We met up with Joe Davies at home in Jersey to chat surfing, family and island life.
Joe spends his days working at the beach at Little Joes surf shop, surfing and making his girls smile.
I have always thought when I look back on my childhood that if I am lucky enough to give my family half as much fun, happiness, adventure and love my parents have given my sisters and I then I will have made a success of my life.
My family have influenced me, they have grounded me and helped shape me into a semi responsible adult. When it comes to surfing my influences have changed as I have grown older but I suppose at the core are Phil Edwards, David Nuuihwa, Joel Tudor and my Uncle Tim. I always wanted to drop knee like Phil, nose ride like David and Joel really brought that all together with timeless style at a time when it wasn't cool to ride single fins. My shaper at the time always said for contests you needed a 2+1 and he was right but all I wanted to do was noseride. I didn't realise it at the time but it was my Uncle Tim who always showed me that surfing was a fun way of life, that style in surfing was way more important than any comp.
After school, I studied Chemistry at Cardiff University and received a BSc with Honours. It gave me the independence that I was craving but in doing a subject like Chemistry really pushed me to work harder. I was lucky enough to travel with my surfing to contests around the world and then when the opportunity of the shop came up at 21 I scrambled to get money and loans together to purchase it and then create a surf school with the ideas and values I thought would work well. Then I suppose my learning path has been all about evolving and growing as a person in order to run a business and In turn be a husband and a dad. Oh and make people nauseous with answers like that.
I feel pretty settled, there are things that My wife Nat and I want to achieve, things that We would like to do but they seem to be along the path we are walking down.
I would really like to introduce surfing to my two daughters in a way that has them loving the sea like I do, without brainwashing them!
What 'battle' have you fought that you consider being the most important? I don't really feel I have had a major 'battle' as such, there are so many people who have, that I believe mine pale in comparison. I'm not sidestepping the question I just believe that every person has different obstacles- for me to say I have made a better go of it isn't fair. Without sounding like a hippy, my experiences have shaped me to who I am and I feel better equipped to deal with most of what is thrown my way.
We live at a stage where being responsible and aware is becoming increasingly important but understanding, problem-solving and consistency are not. I think that all goes hand in hand. Just reading and sharing a news article, regardless of provenance, does not make you more enlightened than another. By doing one good deed doesn't make you a great person. We want others to solve our problems because its easier than solving it ourselves and we don't have to have consistency because scrolling and tapping means we work on a case by case basis with a pretty swift jury system. We are all guilty of it because by being so connected we need to see so many more issues to digest ready for comment. Our empathy is expected to be strong where our knowledge and understanding is weak. I believe we need a real considered approach in order to maintain our values. For example, did you know how much energy goes into running the internet? Is that electricity used from a renewable source? These are the kind of questions we ignore because it would compromise our beliefs. But if we heard the answers and then had the mindset to tackle them in a considered way then I think our responsibility and awareness is more powerful.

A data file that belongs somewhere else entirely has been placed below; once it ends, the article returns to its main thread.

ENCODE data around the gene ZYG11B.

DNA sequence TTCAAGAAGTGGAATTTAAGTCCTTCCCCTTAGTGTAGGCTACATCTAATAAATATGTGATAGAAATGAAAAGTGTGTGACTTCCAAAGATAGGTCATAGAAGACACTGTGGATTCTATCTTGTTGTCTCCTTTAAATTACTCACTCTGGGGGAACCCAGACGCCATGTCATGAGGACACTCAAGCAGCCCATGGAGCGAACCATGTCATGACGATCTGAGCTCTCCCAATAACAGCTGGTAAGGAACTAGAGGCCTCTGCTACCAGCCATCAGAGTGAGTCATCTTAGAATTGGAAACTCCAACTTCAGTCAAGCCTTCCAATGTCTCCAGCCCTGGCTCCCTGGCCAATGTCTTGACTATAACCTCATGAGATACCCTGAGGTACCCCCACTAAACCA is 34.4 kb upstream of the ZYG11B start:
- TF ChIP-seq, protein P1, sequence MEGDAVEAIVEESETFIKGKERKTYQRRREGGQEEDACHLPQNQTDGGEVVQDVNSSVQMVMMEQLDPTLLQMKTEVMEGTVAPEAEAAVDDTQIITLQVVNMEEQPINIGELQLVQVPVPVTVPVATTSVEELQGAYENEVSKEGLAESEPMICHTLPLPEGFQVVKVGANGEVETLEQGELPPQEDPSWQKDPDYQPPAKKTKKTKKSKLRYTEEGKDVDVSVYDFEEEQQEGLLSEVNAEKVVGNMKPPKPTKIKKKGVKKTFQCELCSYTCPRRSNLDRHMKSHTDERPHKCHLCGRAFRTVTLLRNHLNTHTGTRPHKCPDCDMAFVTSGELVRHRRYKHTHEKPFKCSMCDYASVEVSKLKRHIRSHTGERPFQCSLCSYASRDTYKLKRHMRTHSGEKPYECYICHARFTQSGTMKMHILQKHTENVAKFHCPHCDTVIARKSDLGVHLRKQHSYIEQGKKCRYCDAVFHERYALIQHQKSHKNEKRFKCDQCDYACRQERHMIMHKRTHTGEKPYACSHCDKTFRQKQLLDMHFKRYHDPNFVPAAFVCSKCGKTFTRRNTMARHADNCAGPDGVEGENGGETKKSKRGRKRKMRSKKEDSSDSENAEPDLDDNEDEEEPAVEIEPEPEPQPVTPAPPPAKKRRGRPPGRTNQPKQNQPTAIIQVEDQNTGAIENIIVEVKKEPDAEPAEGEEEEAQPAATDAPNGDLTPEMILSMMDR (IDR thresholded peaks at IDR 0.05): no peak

I find it hard to asses the impact of my decisions after an event so I spend a great deal of time figuring out the implications before I set out to do something. I look at it from all angles and look to work out what to expect based on my experience but also on gathered experience too. For me, if I have these levels of expectations then I know I won't be selling myself short and then I can properly evaluate what has happened down the line. This has worked for me in the past with my business but I find it even more challenging with trying to be a Dad and Husband. So much more requires split-second reflexes, like a fighter pilot. You know they are happy as they are smiling but things can change so quick you worry you are not doing the right thing. I've found that if I give it my all if I throw myself at whatever is required then when I look at my impact I can't be upset with what I have done but see that maybe I could have done it in a slightly different way.
Being humble and grateful for all the opportunities I have had and look to carry them forward into everything I do.
I wish I was more well read but unfortunately the books I tend to read are crime thrillers. I have always held stock in being guided by our elders but not becoming reliant on that advice. Listening to it, think about it to see if anything has been glossed over and then adapting it for my use has always been more dynamic for me than reading it in a book.
What brings you the most joy? Getting smiles as I walk through the front door, getting called Dadda and paddling into a glassy wave at Cutty Sark.
What legacy do you hope to leave? Saved the trickiest question for last? If people can see what I have tried to achieve and think I did good then great. For me, my real legacy will be a selfish one, if I can help guide my children to be the best they can be and for them to be happy, then I will be pretty chuffed with that.